That Moment When You Stop Caring About Being "Cool" – POPSUGAR

There’s a line in Almost Famous about the decline of rock ‘n’ roll, where Lester Bangs laments that it’s just becoming “an industry of cool.” I was 16 when the movie came out, and it was (and still is) one of my favorites, but my teenage self didn’t fully “get” the joke. What’s wrong with being cool? Wasn’t that all I aspired to be? Wasn’t that what kept me up at night as I analyzed every little thing I may have done that day at school that could have been perceived as uncool by my crush, my friends, the “cool” kids?

Trying to be cool is exhausting, and it’s not until you get to the other side of it that you realize just how much time and energy is wasted on this futile endeavor. Thankfully, I’ve gotten to that other side. One day, I just woke up, and realized I had stopped caring about being cool. It could have been when I turned 30, or it could have been when I no longer recognized any of the bands on the Coachella lineup.

Either way, in my early 30s I definitely noticed in a shift in my behavior and a general “I don’t give a f*ck if people think I’m cool or not” attitude. Some of the uncool things I started doing included:

  • Trying out fashion trends a good year after they peaked. (“Can I pull this off?” being the question I ask myself every day.)
  • Not having enough energy to go to the latest Instagrammable “museum.”
  • Discussing the best travel credit cards at book club.
  • Going to book club.
  • Not watching Game of Thrones and other superpopular TV shows and movies.
  • Instead watching snail-paced British mysteries that star 50-something small-town detectives or priests who solve murders.
  • Not wearing makeup in public because it’s the weekend and I’ll look half-dead if I want to.
  • Listening to ’90s country music because I like it, OK. (Also, you know you’re getting old when your music taste hasn’t changed since you were in high school.)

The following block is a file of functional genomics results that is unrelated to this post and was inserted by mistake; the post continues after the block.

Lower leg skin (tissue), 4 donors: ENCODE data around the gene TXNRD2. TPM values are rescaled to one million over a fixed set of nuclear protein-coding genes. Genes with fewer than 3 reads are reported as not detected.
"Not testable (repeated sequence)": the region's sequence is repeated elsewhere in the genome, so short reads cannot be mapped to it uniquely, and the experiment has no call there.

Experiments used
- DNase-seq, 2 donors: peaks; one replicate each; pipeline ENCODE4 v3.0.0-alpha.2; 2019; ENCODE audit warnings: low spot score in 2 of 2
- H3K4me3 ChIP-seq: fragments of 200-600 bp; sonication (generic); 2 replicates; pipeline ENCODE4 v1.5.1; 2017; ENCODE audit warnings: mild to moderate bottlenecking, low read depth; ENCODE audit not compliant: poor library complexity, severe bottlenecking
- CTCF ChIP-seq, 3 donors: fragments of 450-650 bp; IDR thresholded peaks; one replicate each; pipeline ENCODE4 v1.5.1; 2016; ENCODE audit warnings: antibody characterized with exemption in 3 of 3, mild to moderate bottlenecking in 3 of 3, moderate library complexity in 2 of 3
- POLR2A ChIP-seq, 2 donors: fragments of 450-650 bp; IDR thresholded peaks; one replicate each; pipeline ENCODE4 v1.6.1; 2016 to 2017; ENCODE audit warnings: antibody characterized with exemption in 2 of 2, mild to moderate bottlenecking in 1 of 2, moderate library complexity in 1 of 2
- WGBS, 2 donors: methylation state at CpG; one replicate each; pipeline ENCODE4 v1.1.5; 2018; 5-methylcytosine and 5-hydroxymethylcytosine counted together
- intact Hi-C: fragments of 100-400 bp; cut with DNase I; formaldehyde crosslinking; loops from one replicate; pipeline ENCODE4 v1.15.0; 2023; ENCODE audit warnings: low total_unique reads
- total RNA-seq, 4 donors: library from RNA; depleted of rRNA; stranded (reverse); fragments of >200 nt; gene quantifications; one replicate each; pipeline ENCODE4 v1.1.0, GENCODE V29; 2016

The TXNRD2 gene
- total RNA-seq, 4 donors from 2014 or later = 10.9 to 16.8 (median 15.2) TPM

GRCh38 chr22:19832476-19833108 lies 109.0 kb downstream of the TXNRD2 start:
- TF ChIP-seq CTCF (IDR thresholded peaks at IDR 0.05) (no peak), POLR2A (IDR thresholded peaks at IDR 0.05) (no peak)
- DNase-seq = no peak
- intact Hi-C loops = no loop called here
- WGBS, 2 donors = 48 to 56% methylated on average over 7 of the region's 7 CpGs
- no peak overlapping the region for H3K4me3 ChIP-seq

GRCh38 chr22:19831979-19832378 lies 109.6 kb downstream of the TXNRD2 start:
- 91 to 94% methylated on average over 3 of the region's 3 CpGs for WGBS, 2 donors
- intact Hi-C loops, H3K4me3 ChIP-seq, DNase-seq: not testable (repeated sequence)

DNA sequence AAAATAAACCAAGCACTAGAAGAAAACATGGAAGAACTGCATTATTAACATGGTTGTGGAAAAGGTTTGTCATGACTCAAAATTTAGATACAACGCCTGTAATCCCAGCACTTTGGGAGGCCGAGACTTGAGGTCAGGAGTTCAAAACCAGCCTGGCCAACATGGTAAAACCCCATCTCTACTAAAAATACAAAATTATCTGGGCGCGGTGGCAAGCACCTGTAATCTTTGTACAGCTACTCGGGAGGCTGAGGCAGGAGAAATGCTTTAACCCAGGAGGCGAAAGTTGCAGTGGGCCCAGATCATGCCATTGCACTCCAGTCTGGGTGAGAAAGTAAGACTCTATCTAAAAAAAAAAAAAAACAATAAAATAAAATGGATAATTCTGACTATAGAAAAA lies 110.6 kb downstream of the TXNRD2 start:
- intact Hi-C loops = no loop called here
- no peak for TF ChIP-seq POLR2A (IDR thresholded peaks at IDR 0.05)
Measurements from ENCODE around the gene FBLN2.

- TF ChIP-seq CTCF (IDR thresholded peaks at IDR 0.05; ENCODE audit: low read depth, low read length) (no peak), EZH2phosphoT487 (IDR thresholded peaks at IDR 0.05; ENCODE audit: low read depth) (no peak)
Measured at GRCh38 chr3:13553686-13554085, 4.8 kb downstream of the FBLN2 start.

After all, I have too many other things to worry about than being cool. Such as:

  • Doing well at my job.
  • Visiting family while they’re still here and healthy.
  • Fostering my friendships.
  • Playing with my nieces and nephews before they turn into teenagers who are too “cool” for me.
  • Traveling as much as is physically and financially possible.
  • Investing in my marriage.
  • Reading my next book club book.
  • Doing what I can to help others in these weird, sh*tty times.

The beauty of this uncool mindset is that you’re free to not be so focused on yourself, which frees up some space to think about others. Obviously, I still have priorities that involve my own personal well-being, but being hyperaware and self-analytical about whether you’re looking, being, dressing, or acting cool is a full-time job that centers on you, you, you. It’s also stressful! When you do what you actually want to do and what makes you happy, instead of what you feel societal or peer pressure to do, without shame and without giving a f*ck, that’s when you’re really able to live a fulfilling life.


Write a Reply or Comment:

You must be logged in to post a comment.